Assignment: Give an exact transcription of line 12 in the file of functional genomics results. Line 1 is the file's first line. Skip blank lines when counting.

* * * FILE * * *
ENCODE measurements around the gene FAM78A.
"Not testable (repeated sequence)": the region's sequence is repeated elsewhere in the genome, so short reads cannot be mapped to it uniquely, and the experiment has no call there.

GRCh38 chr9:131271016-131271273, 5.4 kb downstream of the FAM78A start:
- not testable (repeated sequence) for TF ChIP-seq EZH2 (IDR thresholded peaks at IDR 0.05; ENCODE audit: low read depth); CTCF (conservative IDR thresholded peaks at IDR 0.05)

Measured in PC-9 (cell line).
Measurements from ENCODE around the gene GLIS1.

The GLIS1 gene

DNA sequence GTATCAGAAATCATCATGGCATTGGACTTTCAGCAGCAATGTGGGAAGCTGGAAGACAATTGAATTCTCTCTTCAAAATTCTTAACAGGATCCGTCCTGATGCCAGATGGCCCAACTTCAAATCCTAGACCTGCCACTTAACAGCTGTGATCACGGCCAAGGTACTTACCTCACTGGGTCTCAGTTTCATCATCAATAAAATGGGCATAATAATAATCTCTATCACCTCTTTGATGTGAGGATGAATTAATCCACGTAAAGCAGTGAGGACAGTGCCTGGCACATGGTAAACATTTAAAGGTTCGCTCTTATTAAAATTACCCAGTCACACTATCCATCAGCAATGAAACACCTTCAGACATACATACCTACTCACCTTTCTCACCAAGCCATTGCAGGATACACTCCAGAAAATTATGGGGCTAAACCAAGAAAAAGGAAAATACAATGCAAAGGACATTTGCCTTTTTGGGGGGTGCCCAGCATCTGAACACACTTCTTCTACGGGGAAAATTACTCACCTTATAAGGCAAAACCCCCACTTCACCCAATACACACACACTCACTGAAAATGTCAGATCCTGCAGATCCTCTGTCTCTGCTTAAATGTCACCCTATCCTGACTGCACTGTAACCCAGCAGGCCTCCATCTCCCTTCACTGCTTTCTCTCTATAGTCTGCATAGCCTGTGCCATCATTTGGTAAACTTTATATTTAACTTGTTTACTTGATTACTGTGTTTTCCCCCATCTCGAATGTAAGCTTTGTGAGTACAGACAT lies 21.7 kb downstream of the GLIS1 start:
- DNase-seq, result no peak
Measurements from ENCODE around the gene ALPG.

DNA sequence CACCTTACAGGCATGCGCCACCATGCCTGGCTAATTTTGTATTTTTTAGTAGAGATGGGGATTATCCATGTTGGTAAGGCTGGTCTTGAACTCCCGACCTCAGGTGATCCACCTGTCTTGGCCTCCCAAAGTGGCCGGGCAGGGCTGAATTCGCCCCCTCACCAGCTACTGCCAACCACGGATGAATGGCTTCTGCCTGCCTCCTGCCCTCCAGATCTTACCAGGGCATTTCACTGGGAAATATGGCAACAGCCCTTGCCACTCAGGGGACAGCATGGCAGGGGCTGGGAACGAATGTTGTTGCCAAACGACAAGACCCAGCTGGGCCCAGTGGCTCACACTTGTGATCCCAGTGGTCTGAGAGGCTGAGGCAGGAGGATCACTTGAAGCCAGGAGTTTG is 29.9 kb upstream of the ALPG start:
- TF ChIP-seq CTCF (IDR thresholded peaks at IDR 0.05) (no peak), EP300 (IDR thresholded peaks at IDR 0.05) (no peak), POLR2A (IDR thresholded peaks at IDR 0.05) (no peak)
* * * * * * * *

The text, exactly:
- TF ChIP-seq CTCF (IDR thresholded peaks at IDR 0.05) (no peak), EP300 (IDR thresholded peaks at IDR 0.05) (no peak), POLR2A (IDR thresholded peaks at IDR 0.05) (no peak)